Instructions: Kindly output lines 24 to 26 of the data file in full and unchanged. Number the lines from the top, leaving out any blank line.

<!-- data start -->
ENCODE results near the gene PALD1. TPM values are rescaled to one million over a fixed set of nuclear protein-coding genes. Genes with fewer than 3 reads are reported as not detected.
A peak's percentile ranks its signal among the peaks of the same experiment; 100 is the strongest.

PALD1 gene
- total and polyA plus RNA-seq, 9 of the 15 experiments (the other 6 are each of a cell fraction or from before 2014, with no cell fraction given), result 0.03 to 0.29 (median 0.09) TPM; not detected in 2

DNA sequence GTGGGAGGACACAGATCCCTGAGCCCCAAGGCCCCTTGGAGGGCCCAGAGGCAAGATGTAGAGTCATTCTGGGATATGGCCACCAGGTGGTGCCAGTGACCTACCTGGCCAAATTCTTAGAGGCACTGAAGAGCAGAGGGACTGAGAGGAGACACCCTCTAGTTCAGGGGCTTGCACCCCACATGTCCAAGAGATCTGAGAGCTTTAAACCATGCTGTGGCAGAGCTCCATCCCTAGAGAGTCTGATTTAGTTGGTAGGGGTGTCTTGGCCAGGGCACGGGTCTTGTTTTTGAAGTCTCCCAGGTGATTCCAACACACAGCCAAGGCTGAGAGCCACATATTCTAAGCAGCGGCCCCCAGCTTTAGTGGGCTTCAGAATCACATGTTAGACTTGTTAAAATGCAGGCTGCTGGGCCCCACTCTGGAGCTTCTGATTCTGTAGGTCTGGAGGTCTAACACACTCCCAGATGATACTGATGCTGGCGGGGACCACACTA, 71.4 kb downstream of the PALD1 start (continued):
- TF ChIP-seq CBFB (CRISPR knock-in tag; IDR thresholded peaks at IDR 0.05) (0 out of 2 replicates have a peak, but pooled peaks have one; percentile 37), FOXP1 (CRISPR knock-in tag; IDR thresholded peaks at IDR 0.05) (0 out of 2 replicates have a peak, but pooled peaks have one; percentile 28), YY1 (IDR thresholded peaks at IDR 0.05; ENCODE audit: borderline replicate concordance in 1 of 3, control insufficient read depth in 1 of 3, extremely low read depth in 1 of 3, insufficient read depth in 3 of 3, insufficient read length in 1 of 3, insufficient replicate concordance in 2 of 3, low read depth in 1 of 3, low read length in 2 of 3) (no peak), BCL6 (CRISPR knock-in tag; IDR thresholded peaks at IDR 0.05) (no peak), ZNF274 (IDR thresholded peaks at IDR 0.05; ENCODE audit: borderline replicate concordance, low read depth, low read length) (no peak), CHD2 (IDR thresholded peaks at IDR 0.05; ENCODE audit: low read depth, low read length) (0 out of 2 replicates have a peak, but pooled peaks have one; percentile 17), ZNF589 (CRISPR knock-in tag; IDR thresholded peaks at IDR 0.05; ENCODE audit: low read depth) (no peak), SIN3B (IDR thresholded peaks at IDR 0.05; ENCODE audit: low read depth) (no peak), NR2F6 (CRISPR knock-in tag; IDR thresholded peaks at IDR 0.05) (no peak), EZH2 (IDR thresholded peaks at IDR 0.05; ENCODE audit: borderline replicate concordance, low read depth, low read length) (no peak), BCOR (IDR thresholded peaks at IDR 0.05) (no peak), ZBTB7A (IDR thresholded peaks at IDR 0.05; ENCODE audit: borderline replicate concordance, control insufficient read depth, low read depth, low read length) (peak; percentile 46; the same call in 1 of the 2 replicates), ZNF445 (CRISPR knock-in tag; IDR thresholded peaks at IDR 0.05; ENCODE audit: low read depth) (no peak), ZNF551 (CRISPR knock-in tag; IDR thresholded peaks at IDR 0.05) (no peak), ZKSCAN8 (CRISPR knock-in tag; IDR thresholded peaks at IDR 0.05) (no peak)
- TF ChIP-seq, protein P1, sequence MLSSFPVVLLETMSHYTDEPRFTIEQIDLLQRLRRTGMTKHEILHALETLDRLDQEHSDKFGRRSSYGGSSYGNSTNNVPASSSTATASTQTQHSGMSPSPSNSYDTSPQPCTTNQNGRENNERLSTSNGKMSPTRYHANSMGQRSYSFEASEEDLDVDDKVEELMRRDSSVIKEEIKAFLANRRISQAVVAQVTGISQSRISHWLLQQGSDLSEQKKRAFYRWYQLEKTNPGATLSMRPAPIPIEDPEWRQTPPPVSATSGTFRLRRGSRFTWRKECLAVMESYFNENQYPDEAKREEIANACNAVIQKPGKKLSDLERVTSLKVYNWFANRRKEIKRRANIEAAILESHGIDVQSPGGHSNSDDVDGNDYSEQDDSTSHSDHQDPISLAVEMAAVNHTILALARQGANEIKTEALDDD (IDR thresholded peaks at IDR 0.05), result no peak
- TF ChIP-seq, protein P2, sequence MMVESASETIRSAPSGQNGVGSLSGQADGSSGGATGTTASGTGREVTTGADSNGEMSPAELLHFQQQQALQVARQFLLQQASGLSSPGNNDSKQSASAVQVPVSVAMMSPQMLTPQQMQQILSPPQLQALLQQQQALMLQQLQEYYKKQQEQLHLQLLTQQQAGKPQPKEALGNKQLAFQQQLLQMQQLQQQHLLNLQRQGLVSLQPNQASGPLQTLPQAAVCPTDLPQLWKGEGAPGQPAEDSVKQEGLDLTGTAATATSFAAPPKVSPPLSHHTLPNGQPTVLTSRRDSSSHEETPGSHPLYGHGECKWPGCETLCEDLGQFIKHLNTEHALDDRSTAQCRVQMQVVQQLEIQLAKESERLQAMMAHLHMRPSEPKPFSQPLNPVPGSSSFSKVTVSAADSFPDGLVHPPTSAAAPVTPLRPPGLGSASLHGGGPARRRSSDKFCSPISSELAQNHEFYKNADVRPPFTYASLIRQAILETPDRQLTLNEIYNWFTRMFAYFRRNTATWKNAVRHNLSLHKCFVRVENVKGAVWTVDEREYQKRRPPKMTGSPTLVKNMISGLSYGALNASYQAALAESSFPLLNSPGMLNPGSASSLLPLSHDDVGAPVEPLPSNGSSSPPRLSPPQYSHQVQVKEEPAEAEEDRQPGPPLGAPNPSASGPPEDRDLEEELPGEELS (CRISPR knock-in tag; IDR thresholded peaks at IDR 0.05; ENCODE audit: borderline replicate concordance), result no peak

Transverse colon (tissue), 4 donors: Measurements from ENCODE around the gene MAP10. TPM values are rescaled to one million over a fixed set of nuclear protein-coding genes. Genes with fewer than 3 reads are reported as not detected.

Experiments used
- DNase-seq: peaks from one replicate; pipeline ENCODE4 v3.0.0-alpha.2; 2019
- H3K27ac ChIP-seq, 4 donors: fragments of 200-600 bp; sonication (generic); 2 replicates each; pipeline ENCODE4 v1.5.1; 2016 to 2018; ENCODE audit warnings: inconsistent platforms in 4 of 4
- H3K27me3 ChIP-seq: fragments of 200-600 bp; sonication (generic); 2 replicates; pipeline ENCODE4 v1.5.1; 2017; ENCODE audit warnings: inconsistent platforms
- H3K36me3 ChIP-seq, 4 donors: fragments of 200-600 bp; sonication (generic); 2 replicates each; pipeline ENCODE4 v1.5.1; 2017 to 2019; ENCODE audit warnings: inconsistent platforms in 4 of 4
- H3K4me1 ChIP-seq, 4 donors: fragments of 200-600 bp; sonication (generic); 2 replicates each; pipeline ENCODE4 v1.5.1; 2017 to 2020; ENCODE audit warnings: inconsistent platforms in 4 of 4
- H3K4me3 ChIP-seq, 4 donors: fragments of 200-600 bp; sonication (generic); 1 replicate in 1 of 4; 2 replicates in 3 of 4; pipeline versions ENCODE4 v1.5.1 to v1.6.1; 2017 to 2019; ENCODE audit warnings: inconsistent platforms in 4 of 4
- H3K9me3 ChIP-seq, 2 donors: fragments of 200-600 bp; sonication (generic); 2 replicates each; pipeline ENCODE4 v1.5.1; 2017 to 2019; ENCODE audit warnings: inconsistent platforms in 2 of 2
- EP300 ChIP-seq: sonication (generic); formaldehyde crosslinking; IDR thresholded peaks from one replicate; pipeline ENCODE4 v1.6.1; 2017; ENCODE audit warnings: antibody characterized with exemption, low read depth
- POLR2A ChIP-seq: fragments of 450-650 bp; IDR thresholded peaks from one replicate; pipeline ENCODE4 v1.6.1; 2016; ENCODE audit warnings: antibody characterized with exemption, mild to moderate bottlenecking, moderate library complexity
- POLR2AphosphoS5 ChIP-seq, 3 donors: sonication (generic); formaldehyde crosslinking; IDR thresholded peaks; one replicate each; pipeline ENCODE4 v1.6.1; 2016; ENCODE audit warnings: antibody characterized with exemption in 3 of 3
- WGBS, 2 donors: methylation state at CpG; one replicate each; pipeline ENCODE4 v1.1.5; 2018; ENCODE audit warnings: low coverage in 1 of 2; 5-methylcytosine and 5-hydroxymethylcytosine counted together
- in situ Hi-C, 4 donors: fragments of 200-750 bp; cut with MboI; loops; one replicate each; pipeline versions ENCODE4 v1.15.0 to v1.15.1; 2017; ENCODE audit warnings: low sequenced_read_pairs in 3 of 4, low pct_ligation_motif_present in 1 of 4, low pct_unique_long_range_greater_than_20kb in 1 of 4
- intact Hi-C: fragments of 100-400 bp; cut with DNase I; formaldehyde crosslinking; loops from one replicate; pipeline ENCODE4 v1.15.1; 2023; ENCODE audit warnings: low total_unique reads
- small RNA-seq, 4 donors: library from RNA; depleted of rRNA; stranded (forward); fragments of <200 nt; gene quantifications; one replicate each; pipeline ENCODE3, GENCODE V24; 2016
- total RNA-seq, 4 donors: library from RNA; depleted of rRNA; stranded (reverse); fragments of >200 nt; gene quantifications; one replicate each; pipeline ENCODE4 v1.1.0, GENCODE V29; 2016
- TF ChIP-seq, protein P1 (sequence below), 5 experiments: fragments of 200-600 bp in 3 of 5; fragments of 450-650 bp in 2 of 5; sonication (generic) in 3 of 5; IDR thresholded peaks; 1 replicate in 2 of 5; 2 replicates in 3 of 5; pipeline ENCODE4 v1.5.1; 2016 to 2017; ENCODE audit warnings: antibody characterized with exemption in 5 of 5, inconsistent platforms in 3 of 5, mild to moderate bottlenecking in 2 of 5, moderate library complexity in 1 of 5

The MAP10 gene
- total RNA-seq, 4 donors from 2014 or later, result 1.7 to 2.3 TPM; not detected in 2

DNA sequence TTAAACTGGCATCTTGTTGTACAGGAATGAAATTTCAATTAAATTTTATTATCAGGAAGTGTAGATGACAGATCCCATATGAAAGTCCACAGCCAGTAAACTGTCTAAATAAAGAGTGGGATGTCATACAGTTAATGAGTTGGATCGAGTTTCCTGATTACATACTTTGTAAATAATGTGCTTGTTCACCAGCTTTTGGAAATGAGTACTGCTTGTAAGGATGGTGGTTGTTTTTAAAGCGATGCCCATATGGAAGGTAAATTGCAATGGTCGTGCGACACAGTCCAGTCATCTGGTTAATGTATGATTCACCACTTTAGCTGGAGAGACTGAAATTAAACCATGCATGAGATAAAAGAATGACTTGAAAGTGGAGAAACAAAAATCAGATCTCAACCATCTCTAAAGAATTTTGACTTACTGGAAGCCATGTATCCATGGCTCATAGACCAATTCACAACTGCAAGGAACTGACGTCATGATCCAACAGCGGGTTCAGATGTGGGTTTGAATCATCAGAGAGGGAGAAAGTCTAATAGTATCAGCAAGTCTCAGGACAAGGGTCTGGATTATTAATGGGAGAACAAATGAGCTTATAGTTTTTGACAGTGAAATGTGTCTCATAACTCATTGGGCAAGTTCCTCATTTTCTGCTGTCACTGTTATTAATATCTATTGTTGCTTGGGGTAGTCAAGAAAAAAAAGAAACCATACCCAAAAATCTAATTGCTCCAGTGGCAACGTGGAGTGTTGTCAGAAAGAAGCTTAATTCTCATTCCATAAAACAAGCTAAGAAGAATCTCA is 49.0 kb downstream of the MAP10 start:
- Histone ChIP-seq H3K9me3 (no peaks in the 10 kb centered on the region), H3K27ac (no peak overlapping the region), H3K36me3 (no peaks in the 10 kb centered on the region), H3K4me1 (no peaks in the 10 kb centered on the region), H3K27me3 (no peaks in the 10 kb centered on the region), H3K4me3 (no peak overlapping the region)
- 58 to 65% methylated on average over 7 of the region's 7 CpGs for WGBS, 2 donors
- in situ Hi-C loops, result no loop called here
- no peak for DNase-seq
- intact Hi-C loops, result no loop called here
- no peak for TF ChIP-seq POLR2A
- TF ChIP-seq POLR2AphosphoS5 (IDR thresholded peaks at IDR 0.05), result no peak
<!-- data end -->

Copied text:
- small RNA-seq, 4 donors: library from RNA; depleted of rRNA; stranded (forward); fragments of <200 nt; gene quantifications; one replicate each; pipeline ENCODE3, GENCODE V24; 2016
- total RNA-seq, 4 donors: library from RNA; depleted of rRNA; stranded (reverse); fragments of >200 nt; gene quantifications; one replicate each; pipeline ENCODE4 v1.1.0, GENCODE V29; 2016
- TF ChIP-seq, protein P1 (sequence below), 5 experiments: fragments of 200-600 bp in 3 of 5; fragments of 450-650 bp in 2 of 5; sonication (generic) in 3 of 5; IDR thresholded peaks; 1 replicate in 2 of 5; 2 replicates in 3 of 5; pipeline ENCODE4 v1.5.1; 2016 to 2017; ENCODE audit warnings: antibody characterized with exemption in 5 of 5, inconsistent platforms in 3 of 5, mild to moderate bottlenecking in 2 of 5, moderate library complexity in 1 of 5